First, when the main antenna element 1 is inside the case, the cam 4 is positioned at the bottom of the case as shown in FIG. 2a. Accordingly, one end of sub-antenna element 10 is in contact with the conductive tube 9 of the antenna retaining mechanism 5. At this time, because the groove 3a of the main antenna element 1 is separated from conductive tube 9, the electrical connection between the conductive tube 9 and main antenna element 1 is interrupted. Accordingly, only the sub-antenna element 10 is connected to the transmitter-receiver set 17. In this state, a call signal arriving from a calling party is received by the sub-antenna element 10 and a calling sound is generated by the transmitter-receiver set 17.
When the main antenna element 1 is extended and operated in response to the calling sound, the cam 4 moves to a prescribed position. As a result, the sub-antenna element 10 is separated from the outer circumferential surface of the conductive tube 9 by the movement of the cam 4 as shown in FIG. 2b. At this time, the groove 3a in the stopper 3 of the main antenna element 1 engages with the engaging part formed on the interior circumferential surface of conductive tube 9, so that the conductive tube 9 and main antenna element 1 are in a state of electrical continuity. Accordingly, now only the main antenna element 10 is connected to the transmitter-receiver set 17. In this state, radio-telephone communication can be accomplished by transmitting and receiving electromagnetic waves using the main antenna element 1.
Furthermore, since the groove 3a in the stopper 3 and the engaging part inside the conductive tube 9 are engaged with each other, the main antenna element 1 and conductive tube 9 are electrically connected, and also extension of main antenna element 1 is maintained in a mechanically stable state. Furthermore, the operator of the radiotelephone can confirm that the main antenna element 1 is fully extended (i.e., that the main antenna element 1 is "on") by the feel of the antenna at the time of engagement. Moreover, since reception by the sub-antenna element 10 continues until the main antenna element 1 connects with the transmitter-receiver set 17, there is no interruption of the calling sound while the main antenna element 1 is being extended even in cases where the transmitter-receiver set 17 contains no call-signal holding circuit. Furthermore, since the sub-antenna element 10 in this embodiment is a long, slender leaf-shaped element, and since this element 10 is installed roughly parallel to the main antenna element 1, the "dead space" inside the case can be utilized by the antenna. In addition, this antenna is not grounded and has a matching device. Compared to conventional grounded antennas, this antenna is not greatly affected by ambient conditions, and is therefore capable of stable transmission and reception.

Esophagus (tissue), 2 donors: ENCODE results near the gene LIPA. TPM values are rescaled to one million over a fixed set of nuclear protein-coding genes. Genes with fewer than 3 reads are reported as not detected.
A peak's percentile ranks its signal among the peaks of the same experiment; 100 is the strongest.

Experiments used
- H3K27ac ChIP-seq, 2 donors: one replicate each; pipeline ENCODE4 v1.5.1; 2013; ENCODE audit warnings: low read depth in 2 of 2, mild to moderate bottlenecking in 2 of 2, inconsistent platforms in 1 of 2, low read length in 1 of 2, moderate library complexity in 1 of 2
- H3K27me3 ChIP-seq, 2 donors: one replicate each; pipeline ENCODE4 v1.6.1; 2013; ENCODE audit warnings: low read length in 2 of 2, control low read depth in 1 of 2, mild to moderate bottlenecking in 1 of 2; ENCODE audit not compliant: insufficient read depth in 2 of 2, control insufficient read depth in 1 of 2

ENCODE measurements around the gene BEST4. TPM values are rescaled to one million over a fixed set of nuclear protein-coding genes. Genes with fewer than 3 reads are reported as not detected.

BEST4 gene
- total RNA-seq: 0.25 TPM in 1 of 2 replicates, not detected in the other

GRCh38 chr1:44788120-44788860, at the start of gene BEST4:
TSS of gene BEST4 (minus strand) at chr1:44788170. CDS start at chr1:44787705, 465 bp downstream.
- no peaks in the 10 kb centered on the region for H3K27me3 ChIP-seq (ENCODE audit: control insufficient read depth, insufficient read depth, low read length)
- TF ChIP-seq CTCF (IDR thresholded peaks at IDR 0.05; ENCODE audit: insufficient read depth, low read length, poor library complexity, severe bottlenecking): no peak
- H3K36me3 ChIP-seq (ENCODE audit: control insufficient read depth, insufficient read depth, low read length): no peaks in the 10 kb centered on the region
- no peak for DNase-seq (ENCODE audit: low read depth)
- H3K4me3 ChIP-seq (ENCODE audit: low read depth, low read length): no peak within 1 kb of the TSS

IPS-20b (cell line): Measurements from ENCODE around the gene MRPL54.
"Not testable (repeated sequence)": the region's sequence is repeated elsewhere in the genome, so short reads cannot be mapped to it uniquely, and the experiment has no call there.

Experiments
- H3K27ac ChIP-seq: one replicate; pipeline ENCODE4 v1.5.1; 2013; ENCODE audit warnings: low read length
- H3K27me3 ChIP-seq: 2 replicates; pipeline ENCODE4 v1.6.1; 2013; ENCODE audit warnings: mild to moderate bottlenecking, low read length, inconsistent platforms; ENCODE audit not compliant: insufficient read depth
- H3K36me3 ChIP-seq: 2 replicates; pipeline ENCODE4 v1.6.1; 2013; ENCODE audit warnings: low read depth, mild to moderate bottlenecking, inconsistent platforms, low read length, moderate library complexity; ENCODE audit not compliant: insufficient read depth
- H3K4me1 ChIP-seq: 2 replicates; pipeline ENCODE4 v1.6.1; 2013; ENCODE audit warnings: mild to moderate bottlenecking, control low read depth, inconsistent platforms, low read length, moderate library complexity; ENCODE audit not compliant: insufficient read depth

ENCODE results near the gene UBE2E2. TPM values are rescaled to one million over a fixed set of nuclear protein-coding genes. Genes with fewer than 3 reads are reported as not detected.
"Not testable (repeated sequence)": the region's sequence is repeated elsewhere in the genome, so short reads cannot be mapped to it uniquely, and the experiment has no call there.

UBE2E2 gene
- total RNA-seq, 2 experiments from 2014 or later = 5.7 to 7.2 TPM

The present invention is not limited to the embodiment described above. For example, a copper foil of a prescribed length could be installed in band form on a printed circuit board inside the case and this could be used as a portion of the subantenna element 10. Alternately, a conductive foil pasted to the outside of the case as a name-plate, etc., could similarly be used as a portion of sub-antenna element 10. Furthermore, a matching device 14 could also be formed on a printed substrate. Moreover, the main antenna element 1 could also be equipped with a loading coil. It goes without saying that various other modifications are possible without departing from the spirit of the present invention.
The present invention thus provides an antenna for a portable radiotelephone which makes it possible to switch between the main antenna element and the sub-antenna element without using a change-over switch, in which there is no deterioration of the antenna characteristics, occupies little space, and can be inexpensively manufactured.
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|U.S. Classification||343/702, 343/903, 343/900|
|Jul 8, 1988||AS||Assignment|
Owner name: HARADA KOGYO KABUSHIKI KAISHA, 4-17-3 MINAMI OOI,
Free format text: ASSIGNMENT OF ASSIGNORS INTEREST.;ASSIGNOR:EGASHIRA, YOSHIMI;REEL/FRAME:004910/0007
Effective date: 19880628
Owner name: HARADA KOGYO KABUSHIKI KAISHA,JAPAN
Free format text: ASSIGNMENT OF ASSIGNORS INTEREST;ASSIGNOR:EGASHIRA, YOSHIMI;REEL/FRAME:004910/0007
Effective date: 19880628
|Feb 16, 1993||FPAY||Fee payment|
Year of fee payment: 4
|Sep 26, 1996||FPAY||Fee payment|
Year of fee payment: 8
|Sep 28, 2000||FPAY||Fee payment|
Year of fee payment: 12